Can you tell our readers more about what you do and what you think sets you apart from others?
When I was younger, I painted some wildlife animals but mostly landscapes. In 1997 my dog passed away. She was an Irish Setter. We had another one, younger, who was six years old. I set out to find a companion for our existing dog. My goal was to rescue a retired show dog – female that would be a pet. This was before the internet was a great source of information and it was difficult to find an Irish Setter. Had I been involved in dog shows, that might not have been the case. Long story short, I could only find a male puppy that was show quality. We brought him home and I thought I would give this show stuff a whirl. I was told I had a natural knack for showing a dog and a new hobby emerged. I joined some dog clubs and ended up having a dog club event at our house. As a gift to a mentor, I painted her dog and gave the painting to her at the party. My dog show friends had no idea I painted. They simply thought I was a career person in finance. People loved the painting and I found a new avenue for my art. The interesting part was I had never had an emotional connection with people through my art.

This newfound avenue for my art would change all that. The paintings became personal primarily because of my love for animals. I was not just painting for someone, I was giving them a piece of their beloved pet through my art. My main focus when painting the animals were their eyes. As they say, the eyes are the window to the soul. When I talk to my animals, I look at their faces, at their eyes. I wanted my art collectors to have that special relationship (if you will) with the painting I created for them. I wanted them to see their animal, to have a connection with the painting. Through the paintings of animals, I have made lifelong friends. The art is emotional on an entirely new level now. Never had I given a painting to someone and had them cry before….or embrace me the way they do. The art collectors and I have a bond – a connection – from their painting. It is more than humbling to be able to touch someone the way I have with my art.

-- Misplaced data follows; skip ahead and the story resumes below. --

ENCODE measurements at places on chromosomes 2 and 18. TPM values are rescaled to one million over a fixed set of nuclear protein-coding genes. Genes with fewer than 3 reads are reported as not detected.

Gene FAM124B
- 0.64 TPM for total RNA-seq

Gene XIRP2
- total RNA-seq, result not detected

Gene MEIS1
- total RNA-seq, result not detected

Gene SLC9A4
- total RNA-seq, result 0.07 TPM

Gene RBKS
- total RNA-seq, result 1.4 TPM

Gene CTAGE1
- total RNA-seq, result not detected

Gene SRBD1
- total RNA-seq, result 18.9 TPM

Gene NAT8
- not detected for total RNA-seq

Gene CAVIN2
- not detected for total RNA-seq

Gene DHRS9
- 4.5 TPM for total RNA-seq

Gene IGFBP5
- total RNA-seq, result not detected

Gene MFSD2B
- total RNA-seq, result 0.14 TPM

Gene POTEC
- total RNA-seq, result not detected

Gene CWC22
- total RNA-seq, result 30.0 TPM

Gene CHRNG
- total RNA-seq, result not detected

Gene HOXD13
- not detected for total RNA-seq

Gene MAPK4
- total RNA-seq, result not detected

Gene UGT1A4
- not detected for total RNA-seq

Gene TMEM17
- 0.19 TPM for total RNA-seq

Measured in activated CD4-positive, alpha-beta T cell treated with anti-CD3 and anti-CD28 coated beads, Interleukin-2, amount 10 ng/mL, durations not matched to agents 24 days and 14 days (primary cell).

We’d love to hear about any fond memories you have from when you were growing up?
Several come to mind. When I was 14 years old my youngest brother had gotten up with me at 4 am so we could ride my horse around the lake we lived on to watch the sunrise. We were riding my horse in the pitch darkness, and I remember thinking what a cool brother I have that wants to get up with me at 4 AM, get my horse ready and ride in the darkness so we can get to a point on the lake that the rising sun will cast beautiful colors on the water. I vividly remember the first time my mother took me for a horse back riding lesson. I was about 7 years old and sat upon a large dappled gray horse. The horse never moved. I sat there on this magnificent animal for probably a half an hour (or whatever the duration of the horse rental was). Time stood still. I didn’t need to move. I just savored every second. Another great memory was with my younger brother, Jeffrey. I remember walking through a pasture with him while we followed our grandfather who was taking us fishing. We couldn’t have been older than 6 and 4. We’d spent the prior evening turning over every large stone or piece of wood digging up earthworms for our adventure in the morning. On that summer morning we had our cane poles and were ready for action.

Pricing:

  • Children’s picture book $21.99 plus tax and shipping
  • Painting commission prices upon request

Contact Info:


Image Credits:

Dawn Secord, Rich Secord, Jennie Blackwell Turnell